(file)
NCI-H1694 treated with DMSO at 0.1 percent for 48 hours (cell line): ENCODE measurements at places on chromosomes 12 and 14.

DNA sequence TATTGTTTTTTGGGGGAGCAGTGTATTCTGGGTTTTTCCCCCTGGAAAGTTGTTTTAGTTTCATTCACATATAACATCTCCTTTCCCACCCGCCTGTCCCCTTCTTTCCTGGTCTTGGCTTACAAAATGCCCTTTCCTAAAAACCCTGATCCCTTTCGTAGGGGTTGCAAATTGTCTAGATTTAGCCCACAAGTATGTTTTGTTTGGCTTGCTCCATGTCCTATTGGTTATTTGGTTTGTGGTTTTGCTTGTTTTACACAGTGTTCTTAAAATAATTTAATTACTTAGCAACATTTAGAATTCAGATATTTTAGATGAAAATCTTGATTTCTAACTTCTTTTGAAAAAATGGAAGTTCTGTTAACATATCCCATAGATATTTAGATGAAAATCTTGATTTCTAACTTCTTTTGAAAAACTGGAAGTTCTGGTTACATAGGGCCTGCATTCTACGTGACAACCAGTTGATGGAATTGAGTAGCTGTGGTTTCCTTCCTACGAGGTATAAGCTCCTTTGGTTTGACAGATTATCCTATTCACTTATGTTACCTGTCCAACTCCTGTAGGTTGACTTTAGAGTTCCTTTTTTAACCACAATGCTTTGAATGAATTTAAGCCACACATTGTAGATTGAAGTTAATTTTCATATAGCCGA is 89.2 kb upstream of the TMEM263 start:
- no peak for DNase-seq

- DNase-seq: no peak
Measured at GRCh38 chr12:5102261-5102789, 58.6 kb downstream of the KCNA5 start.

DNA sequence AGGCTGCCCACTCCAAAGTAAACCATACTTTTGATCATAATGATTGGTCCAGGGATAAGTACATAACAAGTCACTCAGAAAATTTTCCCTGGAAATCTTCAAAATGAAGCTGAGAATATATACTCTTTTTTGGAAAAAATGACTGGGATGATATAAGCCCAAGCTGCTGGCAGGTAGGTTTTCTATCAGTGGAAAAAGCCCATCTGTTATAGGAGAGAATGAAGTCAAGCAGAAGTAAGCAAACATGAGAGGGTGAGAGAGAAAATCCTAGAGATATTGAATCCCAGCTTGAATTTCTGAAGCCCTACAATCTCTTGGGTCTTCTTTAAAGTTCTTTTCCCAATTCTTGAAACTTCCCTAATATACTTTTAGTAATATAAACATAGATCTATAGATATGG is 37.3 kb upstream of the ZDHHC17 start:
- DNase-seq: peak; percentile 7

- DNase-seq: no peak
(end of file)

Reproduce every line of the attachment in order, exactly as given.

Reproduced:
NCI-H1694 treated with DMSO at 0.1 percent for 48 hours (cell line): ENCODE measurements at places on chromosomes 12 and 14.

DNA sequence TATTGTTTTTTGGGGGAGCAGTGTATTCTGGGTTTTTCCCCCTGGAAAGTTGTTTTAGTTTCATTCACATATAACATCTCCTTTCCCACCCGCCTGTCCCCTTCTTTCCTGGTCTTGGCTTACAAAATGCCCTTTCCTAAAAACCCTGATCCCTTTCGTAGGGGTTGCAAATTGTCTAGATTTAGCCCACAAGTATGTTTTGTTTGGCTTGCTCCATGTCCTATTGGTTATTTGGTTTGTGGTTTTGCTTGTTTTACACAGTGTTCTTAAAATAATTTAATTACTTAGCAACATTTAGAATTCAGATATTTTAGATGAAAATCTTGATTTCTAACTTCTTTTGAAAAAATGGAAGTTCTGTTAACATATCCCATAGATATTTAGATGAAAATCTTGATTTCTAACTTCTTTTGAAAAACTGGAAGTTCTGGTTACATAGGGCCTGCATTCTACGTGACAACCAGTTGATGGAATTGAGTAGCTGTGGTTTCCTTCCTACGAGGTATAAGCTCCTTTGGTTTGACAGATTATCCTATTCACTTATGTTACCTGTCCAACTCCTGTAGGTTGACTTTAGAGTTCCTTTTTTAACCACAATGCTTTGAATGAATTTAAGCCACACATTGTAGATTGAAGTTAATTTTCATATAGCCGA is 89.2 kb upstream of the TMEM263 start:
- no peak for DNase-seq

- DNase-seq: no peak
Measured at GRCh38 chr12:5102261-5102789, 58.6 kb downstream of the KCNA5 start.

DNA sequence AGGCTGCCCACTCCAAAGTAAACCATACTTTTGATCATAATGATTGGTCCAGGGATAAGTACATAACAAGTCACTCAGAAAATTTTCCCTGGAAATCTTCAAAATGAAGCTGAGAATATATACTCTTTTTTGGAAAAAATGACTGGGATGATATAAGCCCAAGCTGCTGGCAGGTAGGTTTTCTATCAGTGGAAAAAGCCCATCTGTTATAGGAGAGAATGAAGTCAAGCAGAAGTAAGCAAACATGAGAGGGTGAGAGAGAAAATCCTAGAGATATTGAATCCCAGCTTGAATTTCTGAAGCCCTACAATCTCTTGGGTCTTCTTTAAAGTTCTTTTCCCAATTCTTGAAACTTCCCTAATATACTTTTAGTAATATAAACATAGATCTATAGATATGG is 37.3 kb upstream of the ZDHHC17 start:
- DNase-seq: peak; percentile 7

- DNase-seq: no peak